- Clean-up operations required by a governmental body, whether federal, state, local or other, involving hazardous substances that are conducted at uncontrolled hazardous waste sites;
- Corrective actions involving clean-up operations at sites covered by Resource Conservation and Recovery Act (RCRA);
- Voluntary clean-up operations at sites recognized by federal, state, local or other governmental bodies as uncontrolled hazardous waste sites;
- Operations involving hazardous wastes that are conducted at treatment, storage and disposal facilities licensed under RCRA;
- Emergency response operations for release of, or substantial threats of release of, hazardous substances.
Hazardous Waste Operations and Emergency Response HAZWOPER
The dumping of hazardous waste poses a significant threat to the environment. In 1995, the Environmental Protection Agency (EPA) managed about 277 million metric tons of hazardous waste at licensed Resource Conservation and Recovery Act (RCRA) sites. Hazardous waste is a serious safety and health problem that continues to endanger human and animal life and environmental quality. Hazardous waste — discarded chemicals that are toxic, flammable or corrosive — can cause fires, explosions, and pollution of air, water, and land. Unless hazardous waste is properly treated, stored, or disposed of, it will continue to do great harm to all living things that come into contact with it now or in the future.
Because of the seriousness of the safety and health hazards related to hazardous waste operations, OSHA developed the Hazardous Waste Operations and Emergency Response (HAZWOPER) standard, found at §1910.120, specifically to protect workers in this environment and to help them handle hazardous wastes safely and effectively.
The standard covers workers employed in clean-up operations at uncontrolled hazardous waste sites and at EPA-licensed waste treatment, storage and disposal (TSD) facilities; as well as workers responding to emergencies involving hazardous materials (e.g., spills). State, county, and municipal employees such as police, ambulance workers, and firefighters with local fire departments, are covered by the regulations issued by the 25 states operating their own OSHA-approved safety and health programs. EPA regulations cover these employees in states without state plans.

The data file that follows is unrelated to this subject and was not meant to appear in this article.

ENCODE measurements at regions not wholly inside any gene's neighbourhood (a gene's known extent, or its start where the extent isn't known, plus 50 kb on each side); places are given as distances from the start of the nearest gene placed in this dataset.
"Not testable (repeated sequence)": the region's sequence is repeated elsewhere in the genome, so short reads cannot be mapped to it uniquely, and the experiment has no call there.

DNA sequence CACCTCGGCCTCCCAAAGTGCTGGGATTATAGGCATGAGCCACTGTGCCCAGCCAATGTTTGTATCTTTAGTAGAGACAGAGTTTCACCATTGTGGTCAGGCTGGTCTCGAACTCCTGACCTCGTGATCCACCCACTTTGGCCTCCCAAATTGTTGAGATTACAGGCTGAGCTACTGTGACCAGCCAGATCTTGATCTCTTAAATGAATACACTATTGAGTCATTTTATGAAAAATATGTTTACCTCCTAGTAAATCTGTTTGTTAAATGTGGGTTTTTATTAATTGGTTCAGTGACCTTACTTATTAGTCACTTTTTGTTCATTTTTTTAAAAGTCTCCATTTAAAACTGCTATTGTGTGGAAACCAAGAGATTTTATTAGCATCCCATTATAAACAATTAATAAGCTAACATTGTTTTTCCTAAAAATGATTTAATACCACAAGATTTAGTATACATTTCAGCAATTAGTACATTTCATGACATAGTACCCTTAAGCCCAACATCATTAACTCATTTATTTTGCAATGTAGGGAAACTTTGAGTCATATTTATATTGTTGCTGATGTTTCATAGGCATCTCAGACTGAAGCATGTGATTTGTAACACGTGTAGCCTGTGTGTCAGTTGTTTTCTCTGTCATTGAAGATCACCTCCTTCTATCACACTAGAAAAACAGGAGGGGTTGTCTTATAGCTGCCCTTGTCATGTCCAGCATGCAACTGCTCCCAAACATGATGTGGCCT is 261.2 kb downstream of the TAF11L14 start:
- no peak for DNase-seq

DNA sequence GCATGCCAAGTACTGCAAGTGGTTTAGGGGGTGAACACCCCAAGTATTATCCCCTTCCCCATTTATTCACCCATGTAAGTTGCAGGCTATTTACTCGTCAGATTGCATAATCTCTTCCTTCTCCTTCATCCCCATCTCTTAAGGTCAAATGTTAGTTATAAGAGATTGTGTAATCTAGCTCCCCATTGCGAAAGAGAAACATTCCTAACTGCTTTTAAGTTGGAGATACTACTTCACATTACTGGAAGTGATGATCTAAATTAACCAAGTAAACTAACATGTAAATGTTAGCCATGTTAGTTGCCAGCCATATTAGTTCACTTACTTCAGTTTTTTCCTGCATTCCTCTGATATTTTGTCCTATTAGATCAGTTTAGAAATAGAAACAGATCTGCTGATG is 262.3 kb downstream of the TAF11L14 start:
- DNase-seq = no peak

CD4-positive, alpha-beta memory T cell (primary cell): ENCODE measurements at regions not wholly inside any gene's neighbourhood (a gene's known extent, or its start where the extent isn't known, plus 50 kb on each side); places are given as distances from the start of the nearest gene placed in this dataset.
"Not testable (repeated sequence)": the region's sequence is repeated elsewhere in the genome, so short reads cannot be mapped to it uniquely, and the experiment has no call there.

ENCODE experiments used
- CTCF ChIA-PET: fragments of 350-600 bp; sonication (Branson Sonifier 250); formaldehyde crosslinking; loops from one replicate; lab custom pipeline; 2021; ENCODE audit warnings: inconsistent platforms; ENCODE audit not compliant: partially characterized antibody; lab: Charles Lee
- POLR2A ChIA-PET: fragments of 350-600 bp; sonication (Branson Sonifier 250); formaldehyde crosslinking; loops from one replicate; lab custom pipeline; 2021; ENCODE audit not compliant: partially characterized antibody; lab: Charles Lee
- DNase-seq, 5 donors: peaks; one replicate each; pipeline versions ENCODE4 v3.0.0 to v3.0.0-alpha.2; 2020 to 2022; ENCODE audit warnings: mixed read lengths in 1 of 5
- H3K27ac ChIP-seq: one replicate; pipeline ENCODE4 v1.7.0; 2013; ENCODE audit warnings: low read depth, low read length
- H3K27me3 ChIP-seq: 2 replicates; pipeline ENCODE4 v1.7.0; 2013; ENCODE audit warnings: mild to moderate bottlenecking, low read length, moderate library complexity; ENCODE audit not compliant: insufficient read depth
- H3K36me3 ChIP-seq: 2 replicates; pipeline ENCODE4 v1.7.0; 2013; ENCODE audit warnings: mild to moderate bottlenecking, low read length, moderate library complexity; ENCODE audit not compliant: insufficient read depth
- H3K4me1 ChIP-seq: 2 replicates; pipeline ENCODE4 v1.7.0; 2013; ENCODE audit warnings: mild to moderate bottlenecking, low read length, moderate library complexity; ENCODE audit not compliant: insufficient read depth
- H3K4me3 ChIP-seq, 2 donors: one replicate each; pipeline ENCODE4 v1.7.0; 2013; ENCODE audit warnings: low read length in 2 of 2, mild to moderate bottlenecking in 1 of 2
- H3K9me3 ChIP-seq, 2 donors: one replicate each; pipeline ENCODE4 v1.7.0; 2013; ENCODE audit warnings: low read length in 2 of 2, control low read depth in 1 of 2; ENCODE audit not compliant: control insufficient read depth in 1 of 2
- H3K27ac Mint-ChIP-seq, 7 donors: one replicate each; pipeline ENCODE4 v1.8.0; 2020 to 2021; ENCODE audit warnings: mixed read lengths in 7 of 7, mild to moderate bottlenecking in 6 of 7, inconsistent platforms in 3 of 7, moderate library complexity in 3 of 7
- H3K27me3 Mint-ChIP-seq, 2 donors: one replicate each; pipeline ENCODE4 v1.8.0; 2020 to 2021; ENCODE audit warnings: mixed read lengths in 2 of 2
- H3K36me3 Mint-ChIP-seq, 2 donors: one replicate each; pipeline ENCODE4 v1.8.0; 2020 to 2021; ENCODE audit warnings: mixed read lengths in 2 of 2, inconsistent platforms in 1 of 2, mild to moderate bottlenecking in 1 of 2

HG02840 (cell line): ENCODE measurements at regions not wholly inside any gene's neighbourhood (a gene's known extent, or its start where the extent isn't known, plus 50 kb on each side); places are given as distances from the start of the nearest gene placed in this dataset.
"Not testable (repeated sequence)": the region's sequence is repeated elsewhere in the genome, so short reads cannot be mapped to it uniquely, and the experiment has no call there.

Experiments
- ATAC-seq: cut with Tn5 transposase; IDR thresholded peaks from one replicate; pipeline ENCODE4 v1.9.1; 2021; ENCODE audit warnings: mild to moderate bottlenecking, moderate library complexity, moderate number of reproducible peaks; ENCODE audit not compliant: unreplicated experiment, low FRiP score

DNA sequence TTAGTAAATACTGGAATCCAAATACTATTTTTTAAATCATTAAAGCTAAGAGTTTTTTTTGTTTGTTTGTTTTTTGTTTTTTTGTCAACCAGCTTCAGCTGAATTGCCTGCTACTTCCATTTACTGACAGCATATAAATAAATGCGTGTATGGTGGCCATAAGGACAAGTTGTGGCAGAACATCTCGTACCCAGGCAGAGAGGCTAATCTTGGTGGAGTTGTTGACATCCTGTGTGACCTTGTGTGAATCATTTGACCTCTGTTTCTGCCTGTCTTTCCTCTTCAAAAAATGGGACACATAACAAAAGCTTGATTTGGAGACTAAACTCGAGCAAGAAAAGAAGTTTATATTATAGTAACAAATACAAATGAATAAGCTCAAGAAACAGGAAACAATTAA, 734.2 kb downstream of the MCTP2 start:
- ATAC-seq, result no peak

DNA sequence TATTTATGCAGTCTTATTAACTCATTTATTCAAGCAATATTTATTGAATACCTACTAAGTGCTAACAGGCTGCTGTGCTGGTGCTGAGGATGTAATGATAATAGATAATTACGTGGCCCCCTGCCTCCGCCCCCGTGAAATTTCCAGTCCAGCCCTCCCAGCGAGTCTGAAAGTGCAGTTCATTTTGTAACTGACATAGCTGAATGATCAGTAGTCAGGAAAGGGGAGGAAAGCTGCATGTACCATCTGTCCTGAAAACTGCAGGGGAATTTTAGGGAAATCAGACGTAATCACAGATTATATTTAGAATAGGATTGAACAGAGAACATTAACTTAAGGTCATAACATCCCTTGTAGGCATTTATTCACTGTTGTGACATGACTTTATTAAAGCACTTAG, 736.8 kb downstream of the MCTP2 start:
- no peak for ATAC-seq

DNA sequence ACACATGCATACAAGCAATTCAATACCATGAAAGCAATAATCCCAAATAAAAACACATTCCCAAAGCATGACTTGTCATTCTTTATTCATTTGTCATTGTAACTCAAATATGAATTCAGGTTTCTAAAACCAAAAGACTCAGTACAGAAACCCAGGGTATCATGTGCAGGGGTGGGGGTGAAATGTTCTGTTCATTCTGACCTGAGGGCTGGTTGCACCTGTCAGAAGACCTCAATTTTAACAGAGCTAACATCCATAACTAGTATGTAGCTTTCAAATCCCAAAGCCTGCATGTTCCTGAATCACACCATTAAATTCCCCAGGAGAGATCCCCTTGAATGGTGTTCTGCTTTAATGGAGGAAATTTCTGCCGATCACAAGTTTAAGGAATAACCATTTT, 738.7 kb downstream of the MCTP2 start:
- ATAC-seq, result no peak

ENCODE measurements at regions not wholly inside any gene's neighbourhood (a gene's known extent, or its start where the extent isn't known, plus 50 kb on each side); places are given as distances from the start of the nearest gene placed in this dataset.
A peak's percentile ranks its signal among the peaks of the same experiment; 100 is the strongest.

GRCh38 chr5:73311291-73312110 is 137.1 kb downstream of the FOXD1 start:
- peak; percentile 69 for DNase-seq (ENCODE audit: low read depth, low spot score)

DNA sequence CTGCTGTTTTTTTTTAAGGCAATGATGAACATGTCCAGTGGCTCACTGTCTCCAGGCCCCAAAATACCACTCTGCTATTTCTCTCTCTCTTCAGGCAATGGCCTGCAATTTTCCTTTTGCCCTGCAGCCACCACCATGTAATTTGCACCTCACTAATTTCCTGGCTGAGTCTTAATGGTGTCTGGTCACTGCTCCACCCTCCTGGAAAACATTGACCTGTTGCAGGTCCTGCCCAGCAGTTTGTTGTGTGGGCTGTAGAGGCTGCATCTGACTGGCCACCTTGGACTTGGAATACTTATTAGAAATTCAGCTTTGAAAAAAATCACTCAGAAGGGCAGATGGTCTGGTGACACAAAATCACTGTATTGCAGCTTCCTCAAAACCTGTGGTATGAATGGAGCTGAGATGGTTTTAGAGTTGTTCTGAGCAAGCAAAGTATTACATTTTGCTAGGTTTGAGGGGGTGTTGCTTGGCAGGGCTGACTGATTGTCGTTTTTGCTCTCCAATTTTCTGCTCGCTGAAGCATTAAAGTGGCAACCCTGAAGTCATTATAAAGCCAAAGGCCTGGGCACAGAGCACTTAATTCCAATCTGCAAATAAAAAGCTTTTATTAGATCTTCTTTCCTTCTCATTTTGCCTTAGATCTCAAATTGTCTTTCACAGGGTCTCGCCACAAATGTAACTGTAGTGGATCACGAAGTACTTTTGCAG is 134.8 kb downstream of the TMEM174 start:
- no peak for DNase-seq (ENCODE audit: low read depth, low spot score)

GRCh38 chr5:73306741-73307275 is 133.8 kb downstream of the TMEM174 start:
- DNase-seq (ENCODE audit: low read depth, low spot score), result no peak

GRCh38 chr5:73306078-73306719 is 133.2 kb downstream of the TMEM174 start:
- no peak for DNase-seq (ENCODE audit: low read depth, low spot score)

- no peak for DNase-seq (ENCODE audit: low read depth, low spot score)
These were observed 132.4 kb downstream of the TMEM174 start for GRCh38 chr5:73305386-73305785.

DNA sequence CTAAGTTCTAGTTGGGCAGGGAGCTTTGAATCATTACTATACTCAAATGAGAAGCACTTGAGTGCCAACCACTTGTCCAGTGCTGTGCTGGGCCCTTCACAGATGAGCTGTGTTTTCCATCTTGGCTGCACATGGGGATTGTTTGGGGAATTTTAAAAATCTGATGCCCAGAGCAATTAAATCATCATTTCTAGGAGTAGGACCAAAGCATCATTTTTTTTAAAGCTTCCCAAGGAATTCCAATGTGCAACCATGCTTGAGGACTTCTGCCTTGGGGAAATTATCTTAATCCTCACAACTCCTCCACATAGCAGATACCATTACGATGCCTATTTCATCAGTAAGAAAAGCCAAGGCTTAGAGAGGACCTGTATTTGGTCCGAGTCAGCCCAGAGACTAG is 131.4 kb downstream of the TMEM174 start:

Specifically, HAZWOPER covers employees involved in:
Exceptions are permitted if an employer can demonstrate that the operation does not involve employee exposure or a reasonable possibility of such exposure to hazards.
The following information discusses OSHA’s requirements for hazardous waste operations and emergency response at uncontrolled hazardous waste sites and TSD facilities and summarizes the steps an employer must take to protect the health and safety of workers in these environments.
The Hazard Communication Standard requires chemical manufacturers, importers, and distributors to ensure that all containers of hazardou...
As part of a hazard communication written program, you will need to compile a list of all hazardous chemicals used, or present in your workp...
Q. Who must be offered the hepatitis B vaccination? A. The hepatitis B vaccination series must be made available to all employees who ...
§1910.1030(f) This paragraph provides a means to protect employees from infection caused by the hepatitis B virus by requiring employers to...
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